The vitamin D3 metabolite, 25-hydroxyvitamin D3, demonstrates activity in VDRhigh non-small cell lung cancer cells independent of CYP27B1
Verone-Boyle, Alissa R.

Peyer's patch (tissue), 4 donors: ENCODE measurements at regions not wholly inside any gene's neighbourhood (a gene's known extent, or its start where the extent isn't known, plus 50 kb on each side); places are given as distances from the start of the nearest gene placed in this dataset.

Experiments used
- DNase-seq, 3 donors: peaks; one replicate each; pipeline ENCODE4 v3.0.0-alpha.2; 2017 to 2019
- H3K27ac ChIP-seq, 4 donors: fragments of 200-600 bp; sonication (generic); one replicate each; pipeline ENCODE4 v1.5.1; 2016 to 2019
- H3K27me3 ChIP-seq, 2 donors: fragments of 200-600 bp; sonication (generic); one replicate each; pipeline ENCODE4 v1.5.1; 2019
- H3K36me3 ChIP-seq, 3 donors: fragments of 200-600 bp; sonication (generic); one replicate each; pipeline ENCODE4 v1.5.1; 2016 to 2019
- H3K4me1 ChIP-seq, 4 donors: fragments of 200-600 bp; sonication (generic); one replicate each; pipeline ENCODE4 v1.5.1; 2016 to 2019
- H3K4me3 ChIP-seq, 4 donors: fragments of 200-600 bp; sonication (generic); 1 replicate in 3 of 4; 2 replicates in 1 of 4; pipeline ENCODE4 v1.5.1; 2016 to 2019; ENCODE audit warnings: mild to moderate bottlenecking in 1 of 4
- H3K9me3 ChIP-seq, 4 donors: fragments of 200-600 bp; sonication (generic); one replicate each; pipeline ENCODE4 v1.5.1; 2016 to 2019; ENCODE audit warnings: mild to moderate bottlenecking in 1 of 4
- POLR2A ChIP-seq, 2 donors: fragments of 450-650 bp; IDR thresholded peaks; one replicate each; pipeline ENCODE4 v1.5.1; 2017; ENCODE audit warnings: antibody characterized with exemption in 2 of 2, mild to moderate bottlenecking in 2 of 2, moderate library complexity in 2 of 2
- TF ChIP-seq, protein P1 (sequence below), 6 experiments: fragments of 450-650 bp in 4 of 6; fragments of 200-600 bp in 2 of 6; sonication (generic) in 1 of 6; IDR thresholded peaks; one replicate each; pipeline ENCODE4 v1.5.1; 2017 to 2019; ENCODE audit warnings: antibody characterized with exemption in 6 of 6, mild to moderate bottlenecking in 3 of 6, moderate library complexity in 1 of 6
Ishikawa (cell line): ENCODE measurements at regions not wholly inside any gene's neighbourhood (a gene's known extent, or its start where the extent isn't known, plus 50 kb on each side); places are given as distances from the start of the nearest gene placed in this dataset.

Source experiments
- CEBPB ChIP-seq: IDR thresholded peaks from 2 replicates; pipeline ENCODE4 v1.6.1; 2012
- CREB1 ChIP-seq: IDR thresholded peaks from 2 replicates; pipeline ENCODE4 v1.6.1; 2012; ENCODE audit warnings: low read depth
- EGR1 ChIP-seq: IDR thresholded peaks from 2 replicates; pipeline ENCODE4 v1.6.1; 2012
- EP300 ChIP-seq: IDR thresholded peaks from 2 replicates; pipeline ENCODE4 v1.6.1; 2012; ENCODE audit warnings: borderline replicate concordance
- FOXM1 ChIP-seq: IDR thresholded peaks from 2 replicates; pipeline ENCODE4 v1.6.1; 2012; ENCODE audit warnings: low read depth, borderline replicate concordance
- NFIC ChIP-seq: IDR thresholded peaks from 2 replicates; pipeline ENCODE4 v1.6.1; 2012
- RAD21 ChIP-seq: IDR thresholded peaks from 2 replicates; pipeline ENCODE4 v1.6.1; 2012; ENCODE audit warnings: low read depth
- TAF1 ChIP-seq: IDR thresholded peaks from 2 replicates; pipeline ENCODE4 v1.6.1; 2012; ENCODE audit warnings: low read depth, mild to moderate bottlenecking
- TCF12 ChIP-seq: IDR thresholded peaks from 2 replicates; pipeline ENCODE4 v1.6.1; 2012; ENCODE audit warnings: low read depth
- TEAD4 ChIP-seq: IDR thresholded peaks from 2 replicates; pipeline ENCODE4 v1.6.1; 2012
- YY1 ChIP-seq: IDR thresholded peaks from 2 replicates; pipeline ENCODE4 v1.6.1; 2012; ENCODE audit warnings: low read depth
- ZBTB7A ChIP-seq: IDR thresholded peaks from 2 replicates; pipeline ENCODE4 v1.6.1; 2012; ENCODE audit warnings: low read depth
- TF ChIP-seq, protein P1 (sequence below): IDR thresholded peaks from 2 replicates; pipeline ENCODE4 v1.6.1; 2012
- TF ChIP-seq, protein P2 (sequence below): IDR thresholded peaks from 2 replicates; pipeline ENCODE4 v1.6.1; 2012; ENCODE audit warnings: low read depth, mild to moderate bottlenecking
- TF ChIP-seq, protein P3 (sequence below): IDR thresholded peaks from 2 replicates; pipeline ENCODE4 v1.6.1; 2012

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Lung cancer is the leading cause of cancer-related deaths in the United States. Each year, more individuals die from lung cancer than breast, prostate, and colon cancers combined. The National Lung Cancer Screening Trial has recently demonstrated that low dose helical CT scans rather than chest X-rays are more successful at identifying early-stage, smaller nodules. As a result, CT scans are being implemented as a method for lung cancer screening. Despite the advances in screening, the five-year survival of lung cancer patients is a mere 17%. Thus, a need exists for identifying new agents to be used in the lung cancer setting, either alone or in combination with current therapies. Epidemiologic studies have identified a role for the serum vitamin D3 metabolite, 25-hydroxyvitamin D3 (25D3) in the lung cancer setting. Elevated serum 25D3 concentrations are associated with a lower risk of developing lung cancer. Further, serum 25D3 concentrations predict overall survival specifically in early-stage non-small cell lung cancer (NSCLC) patients. These studies and others highlight the potential clinical relevance of 25D3 in lung cancer. However, experiments to test vitamin D3 as a potential therapeutic agent in lung cancer have thus far only focused on the active metabolite, 1,25-dihydroxyvitamin D3 (1,25D3). To date, no data exist on the biological role 25D3 plays in lung cancer despite overwhelming epidemiologic evidence 25D3 is a key factor in the disease. We have previously identified a phenotype in lung cancer cells that predicts responsiveness to the active metabolite, 1,25D3. NSCLC cells expressing higher basal levels of the vitamin D receptor (VDR) and low levels of the 1,25D3 catabolizing enzyme CYP24A1 are more sensitive to 1,25D3 treatment, compared to cells with low VDR and high CYP24A1 expression. Cells expressing higher VDR (VDRhigh) also frequently harbor EGFR mutations. We hypothesized that NSCLC cells harboring EGFR mutations may represent a molecularly defined phenotype that is responsive to vitamin D3 treatment. Specifically, we hypothesized that 25D3 may exert similar anti-cancer activities as observed with 1,25D3 in VDRhigh EGFR mutant cells. VDRhigh NSCLC cell lines were found to respond to 25D3 treatment in vitro by inducing VDR target gene expression and inhibiting clonogenic growth. Induction of VDR target genes by 25D3 is dependent on the presence of VDR. In vivo , dietary vitamin D3 supplementation significantly elevated 25D3 and suppressed the growth of VDRhigh NSCLC xenografts. Mice with higher serum 25D3 concentrations (68ng/mL) displayed overall lower tumor volumes, and grew at a slower rate, compared to mice with low serum 25D3 (12ng/mL). Beneficial effects of correcting low vitamin D concentrations were also observed: tumor growth rates were statistically slower. Although elevating serum 25D3 concentrations specifically in EGFR mutant VDRhigh cells is an effective approach to inhibit lung cancer cell growth in vitro and in vivo , no studies have been conducted to test if VDR protein, the receptor for both 25D3 and 1,25D3, is even present in EGFR mutant NSCLCs. Therefore, a lung cancer tissue microarray consisting of never-smoking lung cancer patients (a population where EGFR mutations are commonly observed) was stained for VDR. 48 cases on the TMA had matching DNA available to perform targeted DNA sequencing for EGFR mutations. Cases harboring deletions in exon 19 of EGFR expressed higher VDR protein, compared to cases harboring L858R mutations. The observation that tumors harboring EGFR exon 19 deletions also express higher VDR is particularly intriguing because patients with exon 19 deletions have a better prognosis and overall response rate to EGFR targeted therapies than patients with L858R mutations. Thus, the VDR is present and targetable in EGFR mutant NSCLCs. In lung cancer, genes involved in vitamin D3 metabolism are often dysregulated. CYP27B1, the enzyme responsible for 25D3 conversion to 1,25D3, is variably expressed in lung tumors and often lost during disease progression. Therefore, determining if NSCLC cells require CYP27B1 conversion to 1,25D3 is a rate limiting factor in potentially applying 25D3 in a clinical situation. To determine if 25D3 could induce vitamin D3 signaling alone, we utilized methods to chemically (pharmacologic inhibitors) or genetically (zinc finger nucleases, siRNA) inactivate CYP27B1 and test if 25D3 still induced VDR target gene transcription. CYP27B1 activity was assessed by measuring 1,25D3 production via LC-MS/MS. Under conditions where no 1,25D3 was produced, indicating near complete CYP27B1 inactivation, 25D3 treatment continued to induce VDR target gene mRNA levels. These data indicate that 25D3 is an active VDR ligand in NSCLC cells and can signal independently of CYP27B1 expression. Thus, loss of CYP27B1 will not preclude the use of vitamin D3 supplements in NSCLC patients. Finally, the transcriptome induced by 25D3 compared to 1,25D3 were investigated by performing an RNA sequencing experiment in VDRhigh EGFR mutant cells. 25D3 was found to regulate pathways involved in progression through the cell cycle, inflammatory pathways including NFκB and cell metabolism, which we had anticipated. Novel pathways regulated by 25D3 specifically were also identified, such as regulation of the mismatch repair pathway. Additionally, both 25D3 and 1,25D3 were found to regulate multiple pathways involving translation and peptide elongation, suggesting a primary role for vitamin D3 in protein synthesis. Thus, 25D3 elicits a wide range of biological functions in VDRhigh NSCLC cells that may contribute to the potent anti-tumor responses we observed. However, we have only just begun to establish the full spectrum of how 25D3 functions in NSCLC cells. Nonetheless, the results presented here establish 25D3 as an active VDR ligand in EGFR mutant NSCLC cells, regardless of CYP27B1 activity. Furthermore, we have established a molecular phenotype for patients whom are likely to respond to 25D3 treatment via dietary vitamin D3 supplementation.